Posted on Nov 24, 2020
Maintaining compliance with consumer protection regulations is essential for financial institutions, as failure to comply can result in costly fines and formal enforcement actions. To ensure regulations are being followed, many financial institutions rely on compliance management systems (CMS). Having an established CMS helps organizations streamline their risk management processes, improving their ability to effectively mitigate risk.
With increased emphasis being placed on financial risk management over the last few years, having an effective CMS program is more important than ever before. Unlike in the past, a CMS is now a necessity for conducting business. Below we outline the key components of a compliance management system as well as steps you can take to build an effective CMS program at your business.
A CMS is an integrated system consisting of written documents, tools, processes, and functions designed to help employees properly manage risk and maintain compliance with relevant regulations. By aligning employee tasks with the tools and resources needed to ensure compliance is maintained while carrying out day-to-day operations, a CMS limits business risk.
Compliance management systems also help employees understand their individual responsibilities when it comes to adhering to industry regulations. This is especially important as it gives employees and organizations a way to monitor performance while also creating a system of internal checks and balances.
There are several components that must be considered when building a vendor compliance management system. It is also important that each of these components are integrated with each other in order to avoid compliance oversight. Below are the three main programs that should be included in your CMS program:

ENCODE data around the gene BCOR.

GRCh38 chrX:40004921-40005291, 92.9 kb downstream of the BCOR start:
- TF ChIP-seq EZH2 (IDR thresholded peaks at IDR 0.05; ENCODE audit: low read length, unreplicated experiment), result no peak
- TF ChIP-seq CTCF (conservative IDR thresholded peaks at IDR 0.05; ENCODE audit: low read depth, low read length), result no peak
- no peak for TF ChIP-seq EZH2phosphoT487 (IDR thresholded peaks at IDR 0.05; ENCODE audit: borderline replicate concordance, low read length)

The board of directors is responsible for the development, implementation, and oversight of a CMS at your organization. That said, oversight can be provided via a compliance officer as well. Should your organization hire a compliance officer, it is important that they have access to all areas of the organization’s operations so that they can accurately review compliance policies across departments.
The goal of the board should be to provide your organization with a set of concise guidelines that cover expectations around internal and third-party compliance. The board should also create processes that allow for internal auditing of compliance programs in the form of detailed assessments and reports.
During audits, regulatory examiners will likely assess your institution’s board of directors in order to evaluate the effectiveness of the CMS program they implemented. This examination will cover the following assessment factors:
A critical component of a CMS is having an established compliance program. In addition to providing an organization with systems that monitor compliance, a written program also provides essential documents that can be used during employee training. This helps to reduce policy violations, improving data compliance and cost management.
A successful compliance program should contain the following components: